What the heck is going on at HBO Max?
The streaming service, the home of prestigious HBO TV shows, Warner Bros. and DC Comics films, along with original series like “Sex and the City” revival “And Just Like That,” is going through some major changes this week, as its new owner plots a new strategy for the streamer and its affiliated entertainment brands, including Warner Bros. movie studios, TBS, TNT and CNN.
But why are movies like “Batgirl” getting the ax? Why are shows like “Fixer Upper” going to stream alongside “The Sopranos” and “FBoy Island”? We explain why the popular streaming services, which currently has 74 million subscribers, is undergoing a makeover.
Why is HBO Max changing at all?
HBO Max is the streaming service started by the company formerly known as WarnerMedia, which included premium cable channel HBO, but also programming from cable networks including TBS, TNT and CNN and the Warner Bros. film studio. WarnerMedia was formerly owned by AT&T, but the conglomerate announced in 2021 that it would spin off WarnerMedia and merge it with Discovery, a company that includes networks like Discovery Channel, HGTV, Food Network, and streaming service Discovery +. The merger became official in April, and the new company is now called Warner Bros. Discovery.
The deal put HBO Max under new management, with its own ideas about what HBO Max should be.
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What Discovery shows are coming to HBO Max? Magnolia and more
HBO Max is getting a big addition from its new corporate cousin: Chip and Joanna Gaines’ Magnolia Network.
HBO Max announced Thursday that “select content” from Magnolia, currently available to stream on Discovery +, will arrive on HBO Max Sept. 30, including “Fixer Upper: Welcome Home,” “Magnolia Table with Joanna Gaines,” “The Lost Kitchen,” “Growing Floret, Family Dinner with Andrew Zimmern,” “Restoration Road with Clint Harp,” “Maine Cabin Masters” and all five seasons of the original “Fixer Upper.” The Gaines’ latest series, “Fixer Upper: The Castle,” will premiere concurrently on Magnolia Network, HBO Max and Discovery + on Oct. 14.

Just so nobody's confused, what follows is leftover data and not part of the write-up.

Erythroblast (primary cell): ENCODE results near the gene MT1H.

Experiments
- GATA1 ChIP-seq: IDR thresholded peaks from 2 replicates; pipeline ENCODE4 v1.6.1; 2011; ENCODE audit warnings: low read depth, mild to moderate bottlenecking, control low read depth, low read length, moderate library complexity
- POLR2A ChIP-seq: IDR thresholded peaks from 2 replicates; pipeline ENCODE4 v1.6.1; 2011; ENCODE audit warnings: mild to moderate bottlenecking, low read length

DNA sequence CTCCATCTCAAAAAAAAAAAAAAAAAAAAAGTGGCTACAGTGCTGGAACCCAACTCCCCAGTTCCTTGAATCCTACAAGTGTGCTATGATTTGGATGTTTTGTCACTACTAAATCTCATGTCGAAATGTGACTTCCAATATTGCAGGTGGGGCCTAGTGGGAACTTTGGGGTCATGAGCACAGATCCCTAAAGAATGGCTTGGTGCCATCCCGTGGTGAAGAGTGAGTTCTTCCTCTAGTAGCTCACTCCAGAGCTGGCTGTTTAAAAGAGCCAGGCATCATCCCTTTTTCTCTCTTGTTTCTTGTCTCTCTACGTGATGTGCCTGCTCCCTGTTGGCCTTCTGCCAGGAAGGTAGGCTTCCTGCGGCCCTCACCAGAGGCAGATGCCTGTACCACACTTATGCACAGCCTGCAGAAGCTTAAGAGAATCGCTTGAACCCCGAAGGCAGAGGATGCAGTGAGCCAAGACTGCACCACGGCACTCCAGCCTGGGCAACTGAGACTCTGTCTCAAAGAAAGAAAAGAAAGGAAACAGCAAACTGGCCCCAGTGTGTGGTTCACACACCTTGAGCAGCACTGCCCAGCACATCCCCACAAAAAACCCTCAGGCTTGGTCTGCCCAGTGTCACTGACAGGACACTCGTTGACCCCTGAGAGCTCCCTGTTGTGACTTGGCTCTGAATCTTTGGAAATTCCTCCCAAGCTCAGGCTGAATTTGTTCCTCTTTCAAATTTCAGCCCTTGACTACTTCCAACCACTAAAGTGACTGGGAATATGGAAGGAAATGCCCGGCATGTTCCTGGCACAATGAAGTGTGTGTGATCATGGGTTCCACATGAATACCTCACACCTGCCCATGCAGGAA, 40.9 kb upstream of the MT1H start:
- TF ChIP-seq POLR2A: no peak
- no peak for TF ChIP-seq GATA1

What about Warner Bros. movies on HBO Max?
On Wednesday news broke that Warner Bros. had axed a planned and mostly completed “Batgirl” film that was scheduled to premiere on the service, as well as “Scoob !: Holiday Haunt,” previously due this holiday season.
In addition to the canceled films, fans and reporters noticed Thursday that six HBO Max original movies had been removed from the platform, including “Moonshot,” starring Cole Sprouse, and Lana Condor and Seth Rogen’s “American Pickle.” (The titles are still available to purchase from video on demand sites).
Under new Warner Bros. Discovery CEO David Zaslav, Warner Bros. is shifting its strategy on film releases and trimming costs. Under previous CEO Jason Kilar (partly as a pandemic response), the studio opened films simultaneously in theaters and on HBO Max in 2021. Other films, like “Batgirl,” were targeted solely for HBO Max.
This year, Warner Bros. has returned to exclusive theatrical windows for at least 45 days before sending movies to HBO Max. While “Batgirl” isn’t as pricey as many superhero films, which typically cost $ 150 million to $ 200 million to make, it’s a bigger-budget movie for an HBO Max title. Zaslav has maintained that costlier movies are best served by a theatrical rollout. Yet marketing a movie like “Batgirl” for that kind of release would require tens of millions more.
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What other changes could come? For starters, CNN goes to Discovery +
The movement of shows among streamers is in both directions.
Discovery + announced Thursday that CNN programs such as “Stanley Tucci: Searching for Italy,” “Anthony Bourdain: Parts Unknown” and “United Shades of America with W. Kamau Bell” will be available on Discovery + Aug. 19 in a new “CNN Originals “hub. (Bourdain’s first travel and food show, “No Reservations,” was already on Discovery + because it originally aired on The Travel Channel). Earlier this year, the CNN + streaming servic, was scrapped by Warner Bros. Discovery leadership after just a month.
This type of content sharing will likely be the norm moving forward until Discovery + and HBO Max combine into one service. The leadership of the newly merged company has been public about its intention to eventually combine Discovery + and HBO Max into one streaming service. In March CFO Gunnar Wiedenfels explained that before the service can be combined, it would experiment with discounted “bundling” to smooth the transition, much as Disney does with Disney +, Hulu and ESPN +. “So right out of the gate, we’re working on getting the bundling approach ready,” he said during the Deutsche Bank 30th Annual Media, Internet & Telecom Conference, according to Variety. “Building one very, very strong combined direct-to-consumer product and platform, that’s going to take a while.”
Further changes in strategy are expected to be announced on a second-quarter earnings call Thursday.
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Contributing: The Associated Press, Naledi Ushe, Charles Trepany, USA TODAY